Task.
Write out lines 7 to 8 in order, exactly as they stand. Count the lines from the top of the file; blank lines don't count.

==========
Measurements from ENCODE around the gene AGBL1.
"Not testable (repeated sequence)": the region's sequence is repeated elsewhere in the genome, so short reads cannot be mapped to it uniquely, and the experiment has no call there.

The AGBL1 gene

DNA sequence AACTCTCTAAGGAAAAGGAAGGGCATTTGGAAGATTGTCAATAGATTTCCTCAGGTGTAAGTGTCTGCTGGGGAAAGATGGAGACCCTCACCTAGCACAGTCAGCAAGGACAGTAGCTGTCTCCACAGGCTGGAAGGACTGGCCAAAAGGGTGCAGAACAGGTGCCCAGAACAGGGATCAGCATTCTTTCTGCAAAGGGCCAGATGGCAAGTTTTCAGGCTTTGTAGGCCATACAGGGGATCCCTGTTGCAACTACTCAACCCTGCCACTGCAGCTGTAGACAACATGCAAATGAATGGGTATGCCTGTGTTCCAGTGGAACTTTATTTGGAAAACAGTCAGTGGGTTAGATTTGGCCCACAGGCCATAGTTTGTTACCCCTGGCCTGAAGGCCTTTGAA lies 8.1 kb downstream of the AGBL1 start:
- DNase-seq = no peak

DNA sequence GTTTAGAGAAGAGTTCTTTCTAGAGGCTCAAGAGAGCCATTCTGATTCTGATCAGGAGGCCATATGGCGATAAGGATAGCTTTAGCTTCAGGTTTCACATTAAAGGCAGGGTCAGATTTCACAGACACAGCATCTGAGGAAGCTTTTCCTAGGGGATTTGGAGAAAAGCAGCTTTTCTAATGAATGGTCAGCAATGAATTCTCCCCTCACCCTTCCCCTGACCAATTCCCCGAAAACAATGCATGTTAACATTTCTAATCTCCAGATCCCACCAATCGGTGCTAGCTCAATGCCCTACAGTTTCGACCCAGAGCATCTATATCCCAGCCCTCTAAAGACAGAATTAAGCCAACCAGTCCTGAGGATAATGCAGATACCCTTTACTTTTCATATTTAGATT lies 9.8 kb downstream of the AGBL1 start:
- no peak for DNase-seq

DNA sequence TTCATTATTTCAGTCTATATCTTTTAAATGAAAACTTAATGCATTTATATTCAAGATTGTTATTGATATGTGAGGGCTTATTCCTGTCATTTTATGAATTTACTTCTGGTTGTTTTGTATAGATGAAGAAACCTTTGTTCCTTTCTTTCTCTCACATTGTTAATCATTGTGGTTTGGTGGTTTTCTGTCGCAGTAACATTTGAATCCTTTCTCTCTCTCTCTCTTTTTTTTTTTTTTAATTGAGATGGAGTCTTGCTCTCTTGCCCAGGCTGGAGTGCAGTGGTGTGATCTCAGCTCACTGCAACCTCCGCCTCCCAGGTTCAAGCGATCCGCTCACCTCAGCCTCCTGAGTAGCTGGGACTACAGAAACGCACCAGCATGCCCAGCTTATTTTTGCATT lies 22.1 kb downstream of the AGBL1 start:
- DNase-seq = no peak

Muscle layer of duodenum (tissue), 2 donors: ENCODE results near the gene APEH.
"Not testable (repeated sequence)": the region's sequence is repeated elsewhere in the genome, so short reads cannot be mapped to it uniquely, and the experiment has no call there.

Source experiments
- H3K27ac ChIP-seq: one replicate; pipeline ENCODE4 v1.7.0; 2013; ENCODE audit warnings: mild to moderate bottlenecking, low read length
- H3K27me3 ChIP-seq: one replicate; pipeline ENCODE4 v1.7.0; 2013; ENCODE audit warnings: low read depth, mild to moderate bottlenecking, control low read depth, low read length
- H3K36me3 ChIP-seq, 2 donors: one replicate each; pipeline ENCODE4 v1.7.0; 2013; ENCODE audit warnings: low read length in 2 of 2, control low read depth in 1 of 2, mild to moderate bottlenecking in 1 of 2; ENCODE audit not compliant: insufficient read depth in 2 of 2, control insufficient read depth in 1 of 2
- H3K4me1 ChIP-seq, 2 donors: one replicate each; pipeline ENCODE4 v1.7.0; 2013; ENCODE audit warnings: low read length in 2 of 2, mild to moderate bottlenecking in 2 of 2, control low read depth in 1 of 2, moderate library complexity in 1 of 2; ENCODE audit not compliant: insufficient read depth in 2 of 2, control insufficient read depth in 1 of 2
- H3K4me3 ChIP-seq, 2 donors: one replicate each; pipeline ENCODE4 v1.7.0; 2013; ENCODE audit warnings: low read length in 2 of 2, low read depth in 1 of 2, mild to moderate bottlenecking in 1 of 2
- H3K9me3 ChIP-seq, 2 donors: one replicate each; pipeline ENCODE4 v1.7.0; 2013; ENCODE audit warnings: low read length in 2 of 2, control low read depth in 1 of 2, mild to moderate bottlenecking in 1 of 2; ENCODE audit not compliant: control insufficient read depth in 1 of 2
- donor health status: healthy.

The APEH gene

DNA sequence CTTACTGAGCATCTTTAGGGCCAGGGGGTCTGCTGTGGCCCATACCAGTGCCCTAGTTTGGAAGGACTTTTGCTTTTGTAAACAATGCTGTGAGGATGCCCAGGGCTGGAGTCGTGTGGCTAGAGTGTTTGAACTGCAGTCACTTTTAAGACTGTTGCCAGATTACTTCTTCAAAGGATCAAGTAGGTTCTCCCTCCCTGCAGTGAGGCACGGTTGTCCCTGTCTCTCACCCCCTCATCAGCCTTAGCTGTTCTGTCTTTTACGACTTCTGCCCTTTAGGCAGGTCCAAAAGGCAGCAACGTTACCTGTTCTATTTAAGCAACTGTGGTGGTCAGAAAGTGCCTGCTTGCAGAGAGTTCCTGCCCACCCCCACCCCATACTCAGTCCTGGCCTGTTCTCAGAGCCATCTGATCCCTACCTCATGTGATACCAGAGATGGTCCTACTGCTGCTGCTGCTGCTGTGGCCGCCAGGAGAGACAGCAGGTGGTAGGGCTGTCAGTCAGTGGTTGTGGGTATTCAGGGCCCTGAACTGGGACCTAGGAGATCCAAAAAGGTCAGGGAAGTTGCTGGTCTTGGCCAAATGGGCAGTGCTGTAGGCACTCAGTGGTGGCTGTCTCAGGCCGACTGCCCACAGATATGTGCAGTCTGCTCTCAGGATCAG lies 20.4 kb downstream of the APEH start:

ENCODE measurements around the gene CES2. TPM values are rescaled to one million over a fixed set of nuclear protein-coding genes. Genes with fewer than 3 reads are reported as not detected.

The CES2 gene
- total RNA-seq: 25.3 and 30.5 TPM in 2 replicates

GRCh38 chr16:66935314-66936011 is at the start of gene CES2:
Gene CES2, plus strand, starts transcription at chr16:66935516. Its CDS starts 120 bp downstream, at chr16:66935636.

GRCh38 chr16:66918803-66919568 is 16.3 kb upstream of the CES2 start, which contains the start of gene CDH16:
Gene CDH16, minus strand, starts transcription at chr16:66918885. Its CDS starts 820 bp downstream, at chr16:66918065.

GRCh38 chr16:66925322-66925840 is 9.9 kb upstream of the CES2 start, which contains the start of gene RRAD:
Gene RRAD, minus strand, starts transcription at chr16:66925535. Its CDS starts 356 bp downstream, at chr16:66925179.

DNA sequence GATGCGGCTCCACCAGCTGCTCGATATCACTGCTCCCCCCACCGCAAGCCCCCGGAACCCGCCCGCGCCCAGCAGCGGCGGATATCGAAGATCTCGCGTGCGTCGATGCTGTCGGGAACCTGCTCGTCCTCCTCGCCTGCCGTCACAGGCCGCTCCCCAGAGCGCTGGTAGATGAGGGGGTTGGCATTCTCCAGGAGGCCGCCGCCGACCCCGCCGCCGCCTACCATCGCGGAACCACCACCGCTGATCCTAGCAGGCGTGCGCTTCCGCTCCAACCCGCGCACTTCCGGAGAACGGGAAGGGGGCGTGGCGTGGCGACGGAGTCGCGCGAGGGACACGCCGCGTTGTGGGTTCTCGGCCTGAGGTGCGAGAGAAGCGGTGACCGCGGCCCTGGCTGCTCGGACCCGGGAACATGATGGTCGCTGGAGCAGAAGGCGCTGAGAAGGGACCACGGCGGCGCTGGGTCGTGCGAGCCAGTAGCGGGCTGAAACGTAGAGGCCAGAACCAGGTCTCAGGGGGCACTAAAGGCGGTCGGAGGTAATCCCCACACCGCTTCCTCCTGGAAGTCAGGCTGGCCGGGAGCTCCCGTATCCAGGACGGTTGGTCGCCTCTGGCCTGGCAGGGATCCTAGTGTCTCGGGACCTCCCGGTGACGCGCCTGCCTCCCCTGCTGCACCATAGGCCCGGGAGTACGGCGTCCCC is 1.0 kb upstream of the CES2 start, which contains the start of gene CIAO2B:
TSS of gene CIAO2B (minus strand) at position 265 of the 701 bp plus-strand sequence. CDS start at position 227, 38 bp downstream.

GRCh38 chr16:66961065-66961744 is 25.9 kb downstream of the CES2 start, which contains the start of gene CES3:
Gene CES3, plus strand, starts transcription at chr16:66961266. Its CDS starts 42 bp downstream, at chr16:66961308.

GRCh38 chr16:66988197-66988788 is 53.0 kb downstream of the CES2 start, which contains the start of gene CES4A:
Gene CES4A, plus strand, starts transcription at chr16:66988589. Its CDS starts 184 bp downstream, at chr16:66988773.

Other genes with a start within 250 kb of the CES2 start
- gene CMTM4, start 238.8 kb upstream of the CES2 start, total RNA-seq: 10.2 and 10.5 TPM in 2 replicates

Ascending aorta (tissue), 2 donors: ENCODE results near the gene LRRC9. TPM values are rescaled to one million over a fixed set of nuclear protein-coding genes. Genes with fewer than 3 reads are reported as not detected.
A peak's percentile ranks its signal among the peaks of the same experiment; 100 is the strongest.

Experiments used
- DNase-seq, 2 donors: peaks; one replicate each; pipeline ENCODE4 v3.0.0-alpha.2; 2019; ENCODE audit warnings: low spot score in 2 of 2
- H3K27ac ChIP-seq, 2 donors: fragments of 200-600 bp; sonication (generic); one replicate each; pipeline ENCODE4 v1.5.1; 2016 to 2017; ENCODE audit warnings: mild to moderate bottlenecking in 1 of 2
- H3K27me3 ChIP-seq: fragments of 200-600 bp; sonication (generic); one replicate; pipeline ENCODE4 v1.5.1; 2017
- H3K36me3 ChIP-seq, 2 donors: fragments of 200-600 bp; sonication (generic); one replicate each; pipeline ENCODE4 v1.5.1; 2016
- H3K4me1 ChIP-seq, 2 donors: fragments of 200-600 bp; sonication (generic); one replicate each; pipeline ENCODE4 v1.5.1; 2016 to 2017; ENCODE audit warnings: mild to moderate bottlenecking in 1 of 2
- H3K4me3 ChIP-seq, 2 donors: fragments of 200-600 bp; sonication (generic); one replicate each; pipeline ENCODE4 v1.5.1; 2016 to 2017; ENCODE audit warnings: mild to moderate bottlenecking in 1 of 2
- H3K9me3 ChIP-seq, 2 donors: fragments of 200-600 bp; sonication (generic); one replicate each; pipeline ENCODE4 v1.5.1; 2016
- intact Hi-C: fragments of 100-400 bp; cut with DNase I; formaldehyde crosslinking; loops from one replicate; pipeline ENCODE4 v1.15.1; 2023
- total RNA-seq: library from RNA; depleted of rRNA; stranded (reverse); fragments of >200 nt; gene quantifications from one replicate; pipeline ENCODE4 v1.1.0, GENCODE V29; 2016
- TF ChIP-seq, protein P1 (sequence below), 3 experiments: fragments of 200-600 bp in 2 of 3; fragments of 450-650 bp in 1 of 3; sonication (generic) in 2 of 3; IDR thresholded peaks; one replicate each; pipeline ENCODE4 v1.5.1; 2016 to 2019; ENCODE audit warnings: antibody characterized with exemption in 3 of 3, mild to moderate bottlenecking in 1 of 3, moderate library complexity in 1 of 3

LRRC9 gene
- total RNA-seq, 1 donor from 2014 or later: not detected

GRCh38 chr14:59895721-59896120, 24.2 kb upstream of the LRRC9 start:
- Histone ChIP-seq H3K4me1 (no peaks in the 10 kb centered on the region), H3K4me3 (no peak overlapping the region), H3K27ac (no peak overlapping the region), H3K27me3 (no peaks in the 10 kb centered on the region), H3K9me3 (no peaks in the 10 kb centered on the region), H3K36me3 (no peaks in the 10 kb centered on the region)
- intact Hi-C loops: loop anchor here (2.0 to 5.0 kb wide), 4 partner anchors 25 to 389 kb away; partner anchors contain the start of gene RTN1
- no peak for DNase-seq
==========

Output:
- no peak for DNase-seq

DNA sequence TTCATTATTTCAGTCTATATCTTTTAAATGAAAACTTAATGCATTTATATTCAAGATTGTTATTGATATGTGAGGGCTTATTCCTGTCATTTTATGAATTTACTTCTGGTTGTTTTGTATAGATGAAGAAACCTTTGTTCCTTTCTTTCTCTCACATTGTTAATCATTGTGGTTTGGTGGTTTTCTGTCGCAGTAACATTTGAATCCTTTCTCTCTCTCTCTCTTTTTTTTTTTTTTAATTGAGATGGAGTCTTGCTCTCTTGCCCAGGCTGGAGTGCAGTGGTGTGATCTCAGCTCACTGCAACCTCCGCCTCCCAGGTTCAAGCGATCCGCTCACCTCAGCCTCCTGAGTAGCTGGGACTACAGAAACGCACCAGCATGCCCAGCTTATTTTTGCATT lies 22.1 kb downstream of the AGBL1 start: